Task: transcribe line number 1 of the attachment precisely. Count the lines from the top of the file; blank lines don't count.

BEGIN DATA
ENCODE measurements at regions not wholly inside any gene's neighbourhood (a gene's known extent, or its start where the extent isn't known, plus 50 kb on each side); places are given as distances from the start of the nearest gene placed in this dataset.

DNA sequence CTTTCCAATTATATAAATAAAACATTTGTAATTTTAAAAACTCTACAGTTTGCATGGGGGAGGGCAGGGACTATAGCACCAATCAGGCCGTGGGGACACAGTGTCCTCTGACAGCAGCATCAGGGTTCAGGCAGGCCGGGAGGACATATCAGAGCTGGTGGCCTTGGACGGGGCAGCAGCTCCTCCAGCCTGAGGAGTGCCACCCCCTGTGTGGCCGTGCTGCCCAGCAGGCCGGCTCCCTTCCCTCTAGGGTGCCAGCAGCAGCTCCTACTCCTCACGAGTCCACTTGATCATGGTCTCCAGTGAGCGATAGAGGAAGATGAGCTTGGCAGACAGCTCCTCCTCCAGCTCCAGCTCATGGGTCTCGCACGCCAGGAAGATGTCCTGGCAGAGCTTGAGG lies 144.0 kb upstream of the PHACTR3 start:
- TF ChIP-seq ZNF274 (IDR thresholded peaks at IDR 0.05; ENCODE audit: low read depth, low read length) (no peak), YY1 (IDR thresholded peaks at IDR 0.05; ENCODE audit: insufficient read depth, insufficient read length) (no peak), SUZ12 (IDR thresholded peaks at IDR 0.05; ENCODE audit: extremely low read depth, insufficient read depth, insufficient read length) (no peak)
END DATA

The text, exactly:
ENCODE measurements at regions not wholly inside any gene's neighbourhood (a gene's known extent, or its start where the extent isn't known, plus 50 kb on each side); places are given as distances from the start of the nearest gene placed in this dataset.